MORGANTOWN, W.Va – Years ago, Ja’Quay Hubbard was given a valuable piece of advice when it comes to having a successful football career.
“The leaner you stay, the longer you play.”
His mentor and godfather Mike Adams, a former NFL offensive lineman with the Pittsburgh Steelers, shared that with Hubbard as he started high school.
It was that one sentence that fueled his fire as he pursued a career at the same position. He knew that if he wanted to make it to the next level, he had to make a change.
From his freshman year of high school through his sophomore year of college, Hubbard saw his hard work pay off in the form of a total transformation. He shed 100 pounds during that span.
Hubbard said with the weight gone, he was more mobile and elusive, but he also lost a lot of strength in the process.
“I got down to about 305 and was weak. Really weak. I wouldn’t have been an effective offensive lineman. I was doing straight cardio. I was just so worried about getting the weight off me,” Hubbard said.
Over the past two years, the WVU strength staff led by Mike Joseph helped Hubbard get back his power. He’s added more than 15 pounds of muscle and is now listed at 326 pounds on the WVU roster.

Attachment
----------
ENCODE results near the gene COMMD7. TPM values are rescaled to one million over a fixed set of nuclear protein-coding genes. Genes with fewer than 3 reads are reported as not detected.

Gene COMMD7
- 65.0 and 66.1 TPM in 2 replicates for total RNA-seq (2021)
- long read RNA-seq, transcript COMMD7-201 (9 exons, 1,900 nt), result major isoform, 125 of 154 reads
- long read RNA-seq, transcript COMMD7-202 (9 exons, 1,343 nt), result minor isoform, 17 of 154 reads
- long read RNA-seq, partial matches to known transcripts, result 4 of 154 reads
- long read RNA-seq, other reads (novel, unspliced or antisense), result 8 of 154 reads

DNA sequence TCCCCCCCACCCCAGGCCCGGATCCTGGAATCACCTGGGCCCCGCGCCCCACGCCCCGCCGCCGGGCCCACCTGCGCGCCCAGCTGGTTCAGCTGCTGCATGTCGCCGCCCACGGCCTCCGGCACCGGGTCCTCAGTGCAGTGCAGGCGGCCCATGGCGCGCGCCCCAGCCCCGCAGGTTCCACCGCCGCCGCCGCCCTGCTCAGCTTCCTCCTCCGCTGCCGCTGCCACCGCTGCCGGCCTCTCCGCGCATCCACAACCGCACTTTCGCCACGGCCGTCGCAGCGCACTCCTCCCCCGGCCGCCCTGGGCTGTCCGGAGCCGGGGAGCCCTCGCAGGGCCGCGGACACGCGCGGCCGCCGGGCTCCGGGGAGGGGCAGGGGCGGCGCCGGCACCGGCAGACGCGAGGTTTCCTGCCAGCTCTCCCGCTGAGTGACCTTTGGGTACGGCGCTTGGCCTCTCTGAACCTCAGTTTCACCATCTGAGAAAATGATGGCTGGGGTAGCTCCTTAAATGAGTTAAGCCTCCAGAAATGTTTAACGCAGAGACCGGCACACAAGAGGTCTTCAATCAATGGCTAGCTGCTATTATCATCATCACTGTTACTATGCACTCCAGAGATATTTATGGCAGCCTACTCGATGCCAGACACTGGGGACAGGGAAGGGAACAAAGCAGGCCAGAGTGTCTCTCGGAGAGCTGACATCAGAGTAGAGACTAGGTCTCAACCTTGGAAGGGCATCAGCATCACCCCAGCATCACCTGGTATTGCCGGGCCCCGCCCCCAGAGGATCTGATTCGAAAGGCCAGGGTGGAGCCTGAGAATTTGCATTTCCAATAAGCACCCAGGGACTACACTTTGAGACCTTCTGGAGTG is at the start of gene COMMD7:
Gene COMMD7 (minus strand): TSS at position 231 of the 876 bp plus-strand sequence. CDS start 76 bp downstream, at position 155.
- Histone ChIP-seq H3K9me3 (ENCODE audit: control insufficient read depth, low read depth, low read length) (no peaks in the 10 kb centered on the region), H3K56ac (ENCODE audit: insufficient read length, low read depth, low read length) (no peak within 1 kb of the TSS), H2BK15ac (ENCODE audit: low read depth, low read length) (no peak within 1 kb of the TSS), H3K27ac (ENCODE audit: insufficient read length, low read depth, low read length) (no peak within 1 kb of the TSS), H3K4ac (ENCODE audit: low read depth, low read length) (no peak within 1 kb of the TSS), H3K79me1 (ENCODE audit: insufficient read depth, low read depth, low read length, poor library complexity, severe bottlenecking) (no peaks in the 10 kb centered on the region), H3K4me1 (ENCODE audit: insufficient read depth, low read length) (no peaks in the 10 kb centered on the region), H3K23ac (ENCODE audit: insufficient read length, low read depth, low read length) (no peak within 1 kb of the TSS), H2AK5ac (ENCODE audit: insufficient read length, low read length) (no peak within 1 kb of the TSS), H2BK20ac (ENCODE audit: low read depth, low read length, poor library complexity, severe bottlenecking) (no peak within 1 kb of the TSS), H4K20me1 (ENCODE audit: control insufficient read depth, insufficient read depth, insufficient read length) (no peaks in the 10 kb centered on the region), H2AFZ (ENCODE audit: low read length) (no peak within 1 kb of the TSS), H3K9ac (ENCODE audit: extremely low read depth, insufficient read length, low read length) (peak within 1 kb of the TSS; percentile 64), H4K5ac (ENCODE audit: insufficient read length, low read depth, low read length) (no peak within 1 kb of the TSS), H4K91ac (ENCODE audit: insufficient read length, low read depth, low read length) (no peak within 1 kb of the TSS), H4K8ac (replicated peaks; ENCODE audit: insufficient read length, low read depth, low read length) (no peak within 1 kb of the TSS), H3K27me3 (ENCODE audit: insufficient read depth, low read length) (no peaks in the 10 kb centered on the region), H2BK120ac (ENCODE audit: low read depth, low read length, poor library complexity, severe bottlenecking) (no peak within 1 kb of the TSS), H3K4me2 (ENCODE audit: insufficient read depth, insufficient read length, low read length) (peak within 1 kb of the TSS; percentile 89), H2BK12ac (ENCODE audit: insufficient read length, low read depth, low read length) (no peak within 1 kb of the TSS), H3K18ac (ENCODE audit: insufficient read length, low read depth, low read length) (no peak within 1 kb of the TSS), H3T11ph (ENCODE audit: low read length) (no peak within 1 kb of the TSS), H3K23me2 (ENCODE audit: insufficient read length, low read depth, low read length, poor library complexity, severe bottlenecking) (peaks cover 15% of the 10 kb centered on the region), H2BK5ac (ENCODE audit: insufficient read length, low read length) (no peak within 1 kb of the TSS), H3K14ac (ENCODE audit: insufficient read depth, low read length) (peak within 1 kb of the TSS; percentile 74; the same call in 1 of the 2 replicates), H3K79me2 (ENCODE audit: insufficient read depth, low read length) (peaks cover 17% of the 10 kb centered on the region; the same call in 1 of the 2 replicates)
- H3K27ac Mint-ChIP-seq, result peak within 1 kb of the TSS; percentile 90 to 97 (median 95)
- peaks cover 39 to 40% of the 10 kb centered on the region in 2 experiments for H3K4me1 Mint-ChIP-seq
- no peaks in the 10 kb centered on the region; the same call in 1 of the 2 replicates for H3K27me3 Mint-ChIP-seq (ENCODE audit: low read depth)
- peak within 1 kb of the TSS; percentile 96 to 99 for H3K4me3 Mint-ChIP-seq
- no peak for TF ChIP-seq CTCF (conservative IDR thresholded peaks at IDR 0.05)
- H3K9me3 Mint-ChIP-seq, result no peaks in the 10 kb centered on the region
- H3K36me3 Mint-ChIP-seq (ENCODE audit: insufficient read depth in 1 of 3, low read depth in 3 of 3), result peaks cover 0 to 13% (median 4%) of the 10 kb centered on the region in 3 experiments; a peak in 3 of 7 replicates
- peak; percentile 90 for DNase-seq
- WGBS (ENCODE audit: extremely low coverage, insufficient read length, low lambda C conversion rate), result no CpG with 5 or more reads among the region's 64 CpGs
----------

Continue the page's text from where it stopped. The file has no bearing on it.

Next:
“I just really honed in. I knew if I wanted my dreams to come true and be an asset to this team, I had to take my conditioning and nutrition seriously, and that’s what I’ve done,” Hubbard said.
He’s been incredibly disciplined since arriving in Morgantown in the summer of 2020.
He altered his eating habits and lifestyle. He did extra workouts and conditioning. He even started regulating the temperature in his room at night to help his metabolism and his body recover.
Hubbard made all the necessary changes and sacrifices to set himself up for success on the field.
Sure, it had other health and lifestyle benefits, too, but he did it all for the love of the game.
“I cared so much about football. The doctor would say ‘you’re not worried about the health?’ I was but honestly, I was just worried about being able to pull and pick up a linebacker,” Hubbard said.
He’s come a long way from the offensive lineman who started his football career at Virginia in 2019. His body is totally different, but that doesn’t mean the work is over.
Hubbard’s goal is to be around 320 pounds by the start of the 2023 season.
“It’s a continuous battle,” Hubbard said. “I was born a big boy so sometimes I want the fried chicken over the salad, but then I think about Penn State and I take the salad right away”